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Cardin calls for a 'no rules' debate

August 13, 2006|by BOB MAGINNIS

When U.S. Rep. Benjamin Cardin, D-3rd, came to town in May, he emphasized his experience and what he's done in the past. This week, Cardin talked about how he wants to use what he's learned in the U.S. Senate.

Cardin, along with more than a dozen other Democrats, is running for the seat being vacated by retiring Sen. Paul Sarbanes.

After Cardin told me he'd criss-crossed Maryland to listen to voters, I asked him what they were telling him.

"People are really worried. They're concerned about whether they're going to be able to maintain their standard of living," he said.

As gasoline prices rise, more and more jobs are being eliminated or sent overseas, Cardin said.

"We've got to change the direction of America," he said. The U.S. is on the wrong track, he said, when "we're giving tax breaks to people who don't need it and raising the cost of going to college."


Cardin also said the nation's trade policy is "totally out of control" because the Bush administration won't take on those nations that blatantly violate international agreements.

The worst offender? China, said Cardin.

The Chinese leaders are deliberately holding down the standard of living in their country to make their products more price-competitive here, Cardin said.

Just as bad, he said, is the fact that Chinese companies steal American industrial designs - intellectual property - in violation of international agreements.

"They're doing it and we're not doing much about it," he said.

Cardin said he's familiar with trade issues because he's one of the senior Democrats on House committees that deal with trade. As such, he said, he meets regularly with legislators from other countries.

Asked what they tell him, Cardin said "they talk most frequently about Iraq."

Cardin, who said he voted against the war four years ago, said that "staying the course" as President Bush calls for would be a mistake.

U.S. soldiers are the best in the world, Cardin said, but they are "not policemen and should not be asked to sit there and do that job."

It's time for the Iraqis to begin taking over some of those duties, so that U.S. troops can begin rotating home, starting with the National Guard, which Cardin said should never have been sent there in the first place.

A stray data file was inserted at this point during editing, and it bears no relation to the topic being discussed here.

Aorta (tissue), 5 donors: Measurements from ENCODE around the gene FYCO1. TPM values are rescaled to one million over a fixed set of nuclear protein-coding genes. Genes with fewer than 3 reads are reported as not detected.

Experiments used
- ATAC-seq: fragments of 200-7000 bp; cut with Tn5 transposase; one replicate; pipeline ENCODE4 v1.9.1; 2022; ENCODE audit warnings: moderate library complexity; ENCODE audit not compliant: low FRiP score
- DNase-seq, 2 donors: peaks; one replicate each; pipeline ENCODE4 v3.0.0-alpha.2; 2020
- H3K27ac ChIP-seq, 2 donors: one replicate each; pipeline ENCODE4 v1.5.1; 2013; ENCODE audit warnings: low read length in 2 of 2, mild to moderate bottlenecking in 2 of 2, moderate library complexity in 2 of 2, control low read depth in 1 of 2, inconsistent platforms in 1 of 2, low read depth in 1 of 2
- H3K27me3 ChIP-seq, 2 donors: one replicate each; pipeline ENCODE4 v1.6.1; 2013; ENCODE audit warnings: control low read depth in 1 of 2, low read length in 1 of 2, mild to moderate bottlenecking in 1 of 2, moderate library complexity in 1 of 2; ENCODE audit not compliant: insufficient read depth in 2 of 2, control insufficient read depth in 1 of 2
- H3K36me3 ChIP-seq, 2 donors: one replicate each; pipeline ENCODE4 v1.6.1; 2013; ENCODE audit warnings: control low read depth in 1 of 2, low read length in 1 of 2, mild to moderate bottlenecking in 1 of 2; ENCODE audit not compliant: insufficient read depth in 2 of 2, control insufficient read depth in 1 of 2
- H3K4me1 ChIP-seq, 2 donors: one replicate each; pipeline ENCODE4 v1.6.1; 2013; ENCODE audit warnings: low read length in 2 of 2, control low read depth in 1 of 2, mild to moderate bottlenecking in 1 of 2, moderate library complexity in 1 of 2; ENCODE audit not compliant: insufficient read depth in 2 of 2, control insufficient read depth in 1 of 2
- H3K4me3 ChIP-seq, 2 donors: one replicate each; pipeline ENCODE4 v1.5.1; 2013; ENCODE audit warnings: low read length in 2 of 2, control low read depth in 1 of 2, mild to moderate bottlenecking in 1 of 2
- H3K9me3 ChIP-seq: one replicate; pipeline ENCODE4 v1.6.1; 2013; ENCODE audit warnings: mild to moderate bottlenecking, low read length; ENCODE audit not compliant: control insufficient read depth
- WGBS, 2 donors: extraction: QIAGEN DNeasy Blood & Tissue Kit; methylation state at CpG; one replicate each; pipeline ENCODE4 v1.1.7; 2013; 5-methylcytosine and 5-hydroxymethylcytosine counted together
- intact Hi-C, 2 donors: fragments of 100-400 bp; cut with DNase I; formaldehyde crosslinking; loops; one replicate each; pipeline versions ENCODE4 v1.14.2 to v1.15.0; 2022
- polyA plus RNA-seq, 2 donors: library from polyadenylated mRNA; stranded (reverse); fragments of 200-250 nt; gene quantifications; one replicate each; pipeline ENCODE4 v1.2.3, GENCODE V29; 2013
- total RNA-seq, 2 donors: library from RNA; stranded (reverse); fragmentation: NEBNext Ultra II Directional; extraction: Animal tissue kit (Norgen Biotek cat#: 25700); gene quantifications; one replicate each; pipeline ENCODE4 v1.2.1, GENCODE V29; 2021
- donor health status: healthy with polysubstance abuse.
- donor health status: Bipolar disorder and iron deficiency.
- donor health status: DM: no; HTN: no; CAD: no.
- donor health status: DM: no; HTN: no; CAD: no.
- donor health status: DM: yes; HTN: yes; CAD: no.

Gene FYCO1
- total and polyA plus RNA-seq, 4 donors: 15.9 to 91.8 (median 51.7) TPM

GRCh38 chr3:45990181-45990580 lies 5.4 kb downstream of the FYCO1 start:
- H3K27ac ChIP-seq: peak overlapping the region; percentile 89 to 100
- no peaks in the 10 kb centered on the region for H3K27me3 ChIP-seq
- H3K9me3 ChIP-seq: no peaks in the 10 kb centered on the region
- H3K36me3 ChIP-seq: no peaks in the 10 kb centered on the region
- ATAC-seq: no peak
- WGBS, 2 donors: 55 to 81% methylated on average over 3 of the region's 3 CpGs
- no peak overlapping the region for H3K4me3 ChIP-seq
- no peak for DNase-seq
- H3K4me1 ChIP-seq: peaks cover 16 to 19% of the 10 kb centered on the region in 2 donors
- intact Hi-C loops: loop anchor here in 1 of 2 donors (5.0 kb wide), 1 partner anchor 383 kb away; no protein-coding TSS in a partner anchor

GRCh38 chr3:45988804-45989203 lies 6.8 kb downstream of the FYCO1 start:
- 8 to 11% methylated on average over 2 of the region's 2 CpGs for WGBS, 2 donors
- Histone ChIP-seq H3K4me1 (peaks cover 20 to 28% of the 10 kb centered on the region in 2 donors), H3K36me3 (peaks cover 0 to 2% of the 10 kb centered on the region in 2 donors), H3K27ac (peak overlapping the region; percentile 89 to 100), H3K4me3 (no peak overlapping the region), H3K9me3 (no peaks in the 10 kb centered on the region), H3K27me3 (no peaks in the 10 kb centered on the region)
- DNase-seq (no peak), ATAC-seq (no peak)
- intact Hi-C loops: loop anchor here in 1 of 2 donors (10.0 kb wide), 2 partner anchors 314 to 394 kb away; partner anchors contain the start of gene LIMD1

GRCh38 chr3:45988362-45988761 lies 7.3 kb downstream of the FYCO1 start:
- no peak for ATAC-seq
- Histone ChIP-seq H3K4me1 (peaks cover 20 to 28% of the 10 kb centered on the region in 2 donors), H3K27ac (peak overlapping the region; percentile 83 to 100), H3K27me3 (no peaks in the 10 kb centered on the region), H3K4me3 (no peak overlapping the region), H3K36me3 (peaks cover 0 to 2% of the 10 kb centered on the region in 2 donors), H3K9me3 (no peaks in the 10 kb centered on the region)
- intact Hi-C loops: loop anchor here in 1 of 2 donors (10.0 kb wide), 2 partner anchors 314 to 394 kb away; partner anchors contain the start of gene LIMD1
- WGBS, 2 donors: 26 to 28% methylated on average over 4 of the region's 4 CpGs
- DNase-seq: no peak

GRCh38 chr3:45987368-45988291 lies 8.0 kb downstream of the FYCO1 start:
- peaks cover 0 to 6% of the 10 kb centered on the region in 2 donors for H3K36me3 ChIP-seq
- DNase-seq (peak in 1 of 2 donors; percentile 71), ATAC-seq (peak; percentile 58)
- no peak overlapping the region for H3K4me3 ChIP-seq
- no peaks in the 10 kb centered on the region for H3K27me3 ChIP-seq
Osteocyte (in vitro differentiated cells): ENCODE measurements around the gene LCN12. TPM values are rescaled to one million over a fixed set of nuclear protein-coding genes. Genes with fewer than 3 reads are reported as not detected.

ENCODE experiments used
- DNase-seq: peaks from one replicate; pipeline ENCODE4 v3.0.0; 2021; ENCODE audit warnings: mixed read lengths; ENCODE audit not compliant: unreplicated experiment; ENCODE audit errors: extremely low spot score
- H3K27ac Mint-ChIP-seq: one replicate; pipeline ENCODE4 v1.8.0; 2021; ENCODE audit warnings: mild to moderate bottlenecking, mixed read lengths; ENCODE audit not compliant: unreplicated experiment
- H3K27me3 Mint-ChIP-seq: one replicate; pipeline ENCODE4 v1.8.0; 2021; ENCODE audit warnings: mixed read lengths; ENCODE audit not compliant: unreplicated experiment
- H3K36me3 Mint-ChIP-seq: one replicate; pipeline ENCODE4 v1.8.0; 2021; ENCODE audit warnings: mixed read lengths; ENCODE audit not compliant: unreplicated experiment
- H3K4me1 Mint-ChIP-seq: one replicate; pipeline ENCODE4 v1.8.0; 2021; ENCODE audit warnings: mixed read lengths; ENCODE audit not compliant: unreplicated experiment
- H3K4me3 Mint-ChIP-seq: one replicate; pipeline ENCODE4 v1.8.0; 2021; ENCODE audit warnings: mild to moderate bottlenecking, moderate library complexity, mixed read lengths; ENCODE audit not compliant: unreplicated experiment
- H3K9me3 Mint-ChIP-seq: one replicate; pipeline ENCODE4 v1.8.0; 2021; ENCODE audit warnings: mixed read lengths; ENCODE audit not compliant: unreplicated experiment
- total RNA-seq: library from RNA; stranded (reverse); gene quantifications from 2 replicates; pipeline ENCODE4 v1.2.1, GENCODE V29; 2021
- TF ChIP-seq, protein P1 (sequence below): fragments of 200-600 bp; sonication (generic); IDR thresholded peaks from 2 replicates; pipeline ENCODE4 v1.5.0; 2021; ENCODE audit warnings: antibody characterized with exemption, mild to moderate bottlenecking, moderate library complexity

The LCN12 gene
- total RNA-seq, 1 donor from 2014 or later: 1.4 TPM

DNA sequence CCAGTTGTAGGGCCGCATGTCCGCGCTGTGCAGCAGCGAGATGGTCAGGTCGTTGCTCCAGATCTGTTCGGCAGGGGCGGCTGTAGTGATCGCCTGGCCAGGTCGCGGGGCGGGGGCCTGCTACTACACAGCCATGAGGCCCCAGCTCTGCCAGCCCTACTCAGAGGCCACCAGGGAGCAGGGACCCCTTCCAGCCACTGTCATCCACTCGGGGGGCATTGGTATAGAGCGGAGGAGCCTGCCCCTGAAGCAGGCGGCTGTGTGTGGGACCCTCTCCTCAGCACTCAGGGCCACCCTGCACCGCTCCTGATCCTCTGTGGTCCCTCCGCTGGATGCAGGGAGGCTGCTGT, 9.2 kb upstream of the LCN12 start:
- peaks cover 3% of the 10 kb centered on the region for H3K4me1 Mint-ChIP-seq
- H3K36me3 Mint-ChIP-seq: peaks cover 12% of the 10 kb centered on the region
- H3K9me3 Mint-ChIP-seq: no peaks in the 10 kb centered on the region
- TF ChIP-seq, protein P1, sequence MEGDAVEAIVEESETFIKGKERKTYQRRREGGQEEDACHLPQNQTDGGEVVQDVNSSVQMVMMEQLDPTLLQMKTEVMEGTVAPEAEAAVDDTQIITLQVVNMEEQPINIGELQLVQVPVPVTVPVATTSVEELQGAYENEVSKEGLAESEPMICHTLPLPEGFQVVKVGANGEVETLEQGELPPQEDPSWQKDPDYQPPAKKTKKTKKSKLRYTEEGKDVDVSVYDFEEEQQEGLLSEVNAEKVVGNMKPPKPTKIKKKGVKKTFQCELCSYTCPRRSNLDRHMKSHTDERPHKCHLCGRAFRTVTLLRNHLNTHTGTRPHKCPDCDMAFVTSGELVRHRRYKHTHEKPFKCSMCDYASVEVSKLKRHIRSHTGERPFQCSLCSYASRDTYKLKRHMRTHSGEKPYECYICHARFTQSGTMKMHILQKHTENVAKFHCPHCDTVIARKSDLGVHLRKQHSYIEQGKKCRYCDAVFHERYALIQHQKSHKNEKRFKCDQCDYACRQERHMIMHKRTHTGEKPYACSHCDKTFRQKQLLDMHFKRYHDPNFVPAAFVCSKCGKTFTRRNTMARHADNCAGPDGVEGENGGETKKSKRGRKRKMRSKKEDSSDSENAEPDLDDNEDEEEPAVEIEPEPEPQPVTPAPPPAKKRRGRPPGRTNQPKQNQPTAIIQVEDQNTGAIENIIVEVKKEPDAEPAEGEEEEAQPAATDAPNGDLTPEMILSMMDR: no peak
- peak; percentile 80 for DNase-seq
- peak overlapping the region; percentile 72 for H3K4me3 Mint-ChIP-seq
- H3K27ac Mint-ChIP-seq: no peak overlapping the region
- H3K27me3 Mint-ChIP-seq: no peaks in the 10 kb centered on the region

Nevertheless, Cardin said he did not favor a timetable for withdrawal, because that would take commanders in the field out of the loop. The Bush administration has fouled up the war by not following commanders' recommendations, he said.

Despite his opposition to the war, Cardin said he speaks regularly to soldiers and their families.

"I'm very proud of our soldiers. They're incredible young men and women," he said.

"To show that, the first thing we need to do is respect out veterans and we're not doing that now," Cardin said, adding that keeping U.S. promises for veterans' health care would be the way to start.

On other issues, Cardin took the following stands:

On the No Child Left Behind Act, he said the federal government must provide more money for what he called "an unfunded federal mandate."

On health care, Cardin proposes a federal version of the new health-care system in Massachusetts. In his view, everyone who can afford it should be required to have health insurance.

To cover the costs of a new system, Cardin said he would take on the pharmaceutical companies and make it easier for those who need nursing care to get it in their own homes, instead of forcing them into nursing homes, which are more expensive.

Cardin, who said he got to know Western Maryland as speaker of the Maryland House of Delegates, said he would help with local priorities such as the renaissance of Hagerstown, the redevelopment of Fort Ritchie and the upgrade of Interstate 81.

Asked about the Maryland Republican Party's recent release that took him to task for criticizing Wal-Mart even though he's taken a total of $4,000 from their PAC in the past and even shopped there, Cardin bristled.

He said he favors public financing of campaigns to avoid the fundraising that goes on. The $145 purchase there in 2003 was actually a reimbursement to a campaign worker for supplies purchased there.

Cardin called the release a "cheap shot" which he said was taken to distract voters from the issues such as health care, which he said, "they don't have an answer for."

Would he debate Lt. Gov. Michael Steele, the likely Republican nominee?

"Any time, any place. Just set up a television camera and let us talk with no ground rules, just reporters asking questions," he said.

That's one event I'd like to see, although I doubt Steele's campaign people would OK a no-holds-barred format. But I told Cardin I would see what could be arranged. Stay tuned.

Bob Maginnis is Opinion Page editor of The Herald-Mail newspapers.

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